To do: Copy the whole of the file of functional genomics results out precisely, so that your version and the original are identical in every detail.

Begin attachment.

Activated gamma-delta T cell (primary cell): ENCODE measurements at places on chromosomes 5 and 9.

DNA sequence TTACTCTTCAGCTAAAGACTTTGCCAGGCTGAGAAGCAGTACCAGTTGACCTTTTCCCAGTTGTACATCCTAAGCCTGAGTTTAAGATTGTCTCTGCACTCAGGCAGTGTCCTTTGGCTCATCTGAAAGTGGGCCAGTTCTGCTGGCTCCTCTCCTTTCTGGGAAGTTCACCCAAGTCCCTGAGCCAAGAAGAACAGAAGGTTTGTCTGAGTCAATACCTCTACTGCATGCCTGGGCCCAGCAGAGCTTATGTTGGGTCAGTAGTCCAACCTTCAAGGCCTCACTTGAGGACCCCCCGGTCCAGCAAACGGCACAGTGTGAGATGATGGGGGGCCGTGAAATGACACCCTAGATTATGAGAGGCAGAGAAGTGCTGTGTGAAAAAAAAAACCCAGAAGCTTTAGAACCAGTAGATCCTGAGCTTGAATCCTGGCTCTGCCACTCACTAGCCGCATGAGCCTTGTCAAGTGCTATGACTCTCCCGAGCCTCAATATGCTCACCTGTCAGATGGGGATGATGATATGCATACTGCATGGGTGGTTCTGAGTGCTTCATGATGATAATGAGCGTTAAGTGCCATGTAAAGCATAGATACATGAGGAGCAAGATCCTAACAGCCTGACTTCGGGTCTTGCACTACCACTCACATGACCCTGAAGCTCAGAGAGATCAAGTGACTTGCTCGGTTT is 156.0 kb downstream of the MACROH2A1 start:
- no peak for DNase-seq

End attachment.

Activated gamma-delta T cell (primary cell): ENCODE measurements at places on chromosomes 5 and 9.

DNA sequence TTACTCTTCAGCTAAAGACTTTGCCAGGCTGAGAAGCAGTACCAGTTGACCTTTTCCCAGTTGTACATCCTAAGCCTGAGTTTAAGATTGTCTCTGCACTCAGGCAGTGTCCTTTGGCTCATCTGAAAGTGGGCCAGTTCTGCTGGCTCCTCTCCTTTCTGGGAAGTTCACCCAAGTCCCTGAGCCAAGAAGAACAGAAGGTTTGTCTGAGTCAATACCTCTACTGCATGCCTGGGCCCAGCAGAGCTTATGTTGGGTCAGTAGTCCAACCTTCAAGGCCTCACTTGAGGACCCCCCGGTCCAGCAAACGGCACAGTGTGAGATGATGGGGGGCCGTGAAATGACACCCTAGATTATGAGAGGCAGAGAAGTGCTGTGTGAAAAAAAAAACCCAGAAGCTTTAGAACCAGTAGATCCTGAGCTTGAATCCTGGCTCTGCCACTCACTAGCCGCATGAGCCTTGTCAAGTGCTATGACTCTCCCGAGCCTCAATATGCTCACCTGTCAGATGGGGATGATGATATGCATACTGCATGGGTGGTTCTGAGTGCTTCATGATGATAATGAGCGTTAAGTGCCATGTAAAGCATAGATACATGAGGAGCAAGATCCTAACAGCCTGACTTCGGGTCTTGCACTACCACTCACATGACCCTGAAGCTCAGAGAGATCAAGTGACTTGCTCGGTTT is 156.0 kb downstream of the MACROH2A1 start:
- no peak for DNase-seq